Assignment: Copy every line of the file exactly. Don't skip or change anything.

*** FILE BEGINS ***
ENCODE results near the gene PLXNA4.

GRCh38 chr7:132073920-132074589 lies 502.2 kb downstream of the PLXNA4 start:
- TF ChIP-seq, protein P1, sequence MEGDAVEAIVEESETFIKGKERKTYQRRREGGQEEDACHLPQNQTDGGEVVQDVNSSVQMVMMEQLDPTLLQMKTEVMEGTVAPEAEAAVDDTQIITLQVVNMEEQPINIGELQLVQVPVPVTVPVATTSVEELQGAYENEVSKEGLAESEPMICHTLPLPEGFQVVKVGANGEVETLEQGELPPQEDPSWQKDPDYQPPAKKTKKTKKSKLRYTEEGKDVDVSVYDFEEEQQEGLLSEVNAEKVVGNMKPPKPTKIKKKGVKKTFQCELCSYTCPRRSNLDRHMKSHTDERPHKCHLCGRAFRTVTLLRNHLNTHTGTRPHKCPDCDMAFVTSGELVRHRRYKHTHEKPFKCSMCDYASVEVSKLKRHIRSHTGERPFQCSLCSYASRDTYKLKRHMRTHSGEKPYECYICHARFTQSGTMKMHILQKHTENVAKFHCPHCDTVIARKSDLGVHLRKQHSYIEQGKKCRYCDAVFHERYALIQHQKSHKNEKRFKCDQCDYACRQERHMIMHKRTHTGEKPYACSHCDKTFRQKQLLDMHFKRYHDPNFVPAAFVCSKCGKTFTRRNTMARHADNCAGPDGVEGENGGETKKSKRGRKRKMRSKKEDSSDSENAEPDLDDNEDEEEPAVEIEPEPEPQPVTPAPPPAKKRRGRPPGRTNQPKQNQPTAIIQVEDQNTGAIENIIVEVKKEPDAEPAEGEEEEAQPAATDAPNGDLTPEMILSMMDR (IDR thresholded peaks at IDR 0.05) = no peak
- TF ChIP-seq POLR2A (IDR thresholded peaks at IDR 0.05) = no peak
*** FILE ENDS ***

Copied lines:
ENCODE results near the gene PLXNA4.

GRCh38 chr7:132073920-132074589 lies 502.2 kb downstream of the PLXNA4 start:
- TF ChIP-seq, protein P1, sequence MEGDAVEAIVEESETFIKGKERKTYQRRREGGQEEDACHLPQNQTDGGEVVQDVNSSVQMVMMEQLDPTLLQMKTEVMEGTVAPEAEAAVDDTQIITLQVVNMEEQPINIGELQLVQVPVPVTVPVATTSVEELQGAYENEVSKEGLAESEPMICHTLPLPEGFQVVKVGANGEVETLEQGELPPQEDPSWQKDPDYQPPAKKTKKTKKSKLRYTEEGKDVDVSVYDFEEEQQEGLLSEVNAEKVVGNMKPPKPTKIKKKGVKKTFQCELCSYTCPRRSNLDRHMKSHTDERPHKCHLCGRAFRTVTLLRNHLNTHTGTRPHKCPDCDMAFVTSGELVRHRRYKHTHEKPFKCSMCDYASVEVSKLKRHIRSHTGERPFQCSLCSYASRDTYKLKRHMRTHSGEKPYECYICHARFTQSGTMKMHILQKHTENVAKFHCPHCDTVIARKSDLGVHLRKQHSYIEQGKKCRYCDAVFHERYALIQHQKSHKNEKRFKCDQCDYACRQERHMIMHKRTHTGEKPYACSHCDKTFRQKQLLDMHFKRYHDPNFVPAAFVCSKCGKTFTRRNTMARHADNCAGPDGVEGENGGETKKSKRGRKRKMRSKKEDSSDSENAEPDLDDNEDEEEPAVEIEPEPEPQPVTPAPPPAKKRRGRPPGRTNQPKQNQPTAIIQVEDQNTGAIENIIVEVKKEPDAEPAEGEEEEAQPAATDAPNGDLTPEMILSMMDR (IDR thresholded peaks at IDR 0.05) = no peak
- TF ChIP-seq POLR2A (IDR thresholded peaks at IDR 0.05) = no peak